Democratic candidates have a big edge on Republicans one month before elections to decide control of Congress, a flurry of new polls said on Monday, with ratings for President George W. Bush and Congress dropping after the Capitol Hill sex scandal.
A USA Today/Gallup poll gave Democrats a 23-point edge on Republicans in the battle for Congress, while a CNN poll gave Democrats a 21-point lead.
A ABC News/Washington Post poll found Democrats held a 54-41 percent lead in the congressional horse race among registered and likely voters, which ABC said was the biggest Democratic lead this close to election day in more than 20 years.
And a new CBS News/New York Times poll showed 79 percent of respondents thought Republican leaders were more concerned with politics than the well-being of the teenage congressional assistants who received lewd messages from former Republican Rep. Mark Foley of Florida.
Republicans, already battered by public doubts about the Iraq war and Bush’s leadership, have been scrambling to contain the fallout from the unfolding sex scandal and keep it from sinking their chances on November 7.
Democrats must pick up 15 House seats and six Senate seats to reclaim control of Congress.
Several recent polls have shown declining approval ratings for Republicans in the last week amid a torrent of questions about how the party’s congressional leaders handled the Foley issue.
The CNN poll found 52 percent believed Republican House of Representatives Speaker Dennis Hastert of Illinois should resign, while the CBS poll found 46 percent favored his resignation.
The CBS poll found two-thirds of voters said the Foley scandal would make little difference in how they cast their ballots, but 21 percent said it would make them more likely to vote Democratic.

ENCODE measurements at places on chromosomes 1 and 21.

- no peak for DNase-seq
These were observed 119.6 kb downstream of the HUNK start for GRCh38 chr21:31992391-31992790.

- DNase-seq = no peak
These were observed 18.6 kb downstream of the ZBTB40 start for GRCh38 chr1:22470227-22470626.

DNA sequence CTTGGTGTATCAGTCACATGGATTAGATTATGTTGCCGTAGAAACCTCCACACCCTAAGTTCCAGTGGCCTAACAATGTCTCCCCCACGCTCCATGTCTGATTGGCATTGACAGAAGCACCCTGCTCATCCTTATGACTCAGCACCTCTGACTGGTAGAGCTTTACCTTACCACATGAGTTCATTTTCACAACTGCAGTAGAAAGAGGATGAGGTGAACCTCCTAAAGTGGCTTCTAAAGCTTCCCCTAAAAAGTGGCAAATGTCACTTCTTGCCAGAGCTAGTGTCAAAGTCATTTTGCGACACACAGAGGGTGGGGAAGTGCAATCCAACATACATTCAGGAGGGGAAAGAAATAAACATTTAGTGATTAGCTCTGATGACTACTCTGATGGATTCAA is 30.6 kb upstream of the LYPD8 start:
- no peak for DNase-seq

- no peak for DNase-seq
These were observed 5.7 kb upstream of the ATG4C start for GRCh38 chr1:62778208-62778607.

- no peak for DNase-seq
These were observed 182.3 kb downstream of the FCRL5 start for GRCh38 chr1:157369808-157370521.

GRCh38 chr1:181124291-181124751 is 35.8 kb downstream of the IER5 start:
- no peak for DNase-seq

The ABC poll said the Foley scandal was a more distant concern than Iraq for voters, who doubted whether Democrats would have handled the scandal any better.
The ABC poll found 63 percent said the Iraq war was not worth fighting, a record for that poll. A new high for the poll of 53 percent of respondents disapproved of Bush’s handling of the broader U.S. campaign against terrorism — a supposed White House strength.
The new USA Today/Gallup poll showed Bush’s public approval rating at 37 percent, down from 44 percent in mid-September. The approval rating for Congress was 24 percent, down 5 percentage points from last month.
The ABC News poll had Bush’s approval rating at 39 percent, down from 42 percent in early September.
Asked which party’s candidate they would support if the election were held today, the USA Today/Gallup poll found Democrats favored by 23 percentage points among all voters questioned, including likely voters, registered voters and adults.
That was the largest lead Democrats have held among registered voters since 1978, and up dramatically from last month’s 48 percent-48 percent tie among likely voters, USA Today said.
The CNN poll found 58 percent of likely voters say they plan to vote for Democrats in November, compared with 37 percent who say they will vote for Republicans. The 21-point gap is 5 points wider that it was in a CNN poll last week.
USA Today said its poll found two-thirds of respondents were following the Foley scandal very or somewhat closely. More than half, 54 percent, said Republican leaders who knew about Foley’s actions did not act against him earlier “for political reasons.”
Government corruption, Iraq and terrorism were the three most important issues listed in the USA Today poll, with respondents saying Democrats would do a better job on all three. Democrats had a 21-point edge on handling corruption and a 17-point advantage on Iraq.
The traditional Republican advantage on handling terrorism vanished, USA Today said, with Democrats holding a 5-point edge.
Ã‚Â© 2006 Reuters